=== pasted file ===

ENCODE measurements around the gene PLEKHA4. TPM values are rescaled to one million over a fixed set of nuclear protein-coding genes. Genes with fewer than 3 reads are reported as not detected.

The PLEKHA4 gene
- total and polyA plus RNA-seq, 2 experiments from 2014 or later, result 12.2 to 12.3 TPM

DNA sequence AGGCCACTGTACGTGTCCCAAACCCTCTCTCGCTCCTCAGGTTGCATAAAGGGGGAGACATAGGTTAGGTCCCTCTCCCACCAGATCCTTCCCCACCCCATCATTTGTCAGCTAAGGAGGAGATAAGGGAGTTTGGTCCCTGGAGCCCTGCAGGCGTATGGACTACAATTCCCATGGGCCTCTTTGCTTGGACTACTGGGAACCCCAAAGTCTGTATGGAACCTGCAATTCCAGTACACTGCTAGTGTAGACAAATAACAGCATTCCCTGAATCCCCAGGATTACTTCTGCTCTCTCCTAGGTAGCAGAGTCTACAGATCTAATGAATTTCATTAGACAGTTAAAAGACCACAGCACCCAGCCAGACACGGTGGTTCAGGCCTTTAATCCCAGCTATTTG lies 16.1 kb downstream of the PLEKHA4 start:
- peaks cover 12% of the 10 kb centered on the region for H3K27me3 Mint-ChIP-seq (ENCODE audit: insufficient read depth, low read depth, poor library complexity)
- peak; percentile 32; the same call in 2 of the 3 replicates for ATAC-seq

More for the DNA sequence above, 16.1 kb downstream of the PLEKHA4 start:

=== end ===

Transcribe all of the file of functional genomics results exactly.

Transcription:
ENCODE measurements around the gene PLEKHA4. TPM values are rescaled to one million over a fixed set of nuclear protein-coding genes. Genes with fewer than 3 reads are reported as not detected.

The PLEKHA4 gene
- total and polyA plus RNA-seq, 2 experiments from 2014 or later, result 12.2 to 12.3 TPM

DNA sequence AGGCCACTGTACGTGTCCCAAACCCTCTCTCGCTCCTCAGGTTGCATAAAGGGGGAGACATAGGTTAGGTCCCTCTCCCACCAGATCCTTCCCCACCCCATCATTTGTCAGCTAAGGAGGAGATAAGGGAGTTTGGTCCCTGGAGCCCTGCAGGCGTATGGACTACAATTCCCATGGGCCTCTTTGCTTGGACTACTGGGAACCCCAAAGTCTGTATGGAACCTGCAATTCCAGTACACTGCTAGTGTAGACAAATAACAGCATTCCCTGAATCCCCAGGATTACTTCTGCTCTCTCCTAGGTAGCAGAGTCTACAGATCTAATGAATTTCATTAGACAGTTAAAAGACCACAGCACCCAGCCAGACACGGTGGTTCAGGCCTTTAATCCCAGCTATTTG lies 16.1 kb downstream of the PLEKHA4 start:
- peaks cover 12% of the 10 kb centered on the region for H3K27me3 Mint-ChIP-seq (ENCODE audit: insufficient read depth, low read depth, poor library complexity)
- peak; percentile 32; the same call in 2 of the 3 replicates for ATAC-seq

More for the DNA sequence above, 16.1 kb downstream of the PLEKHA4 start: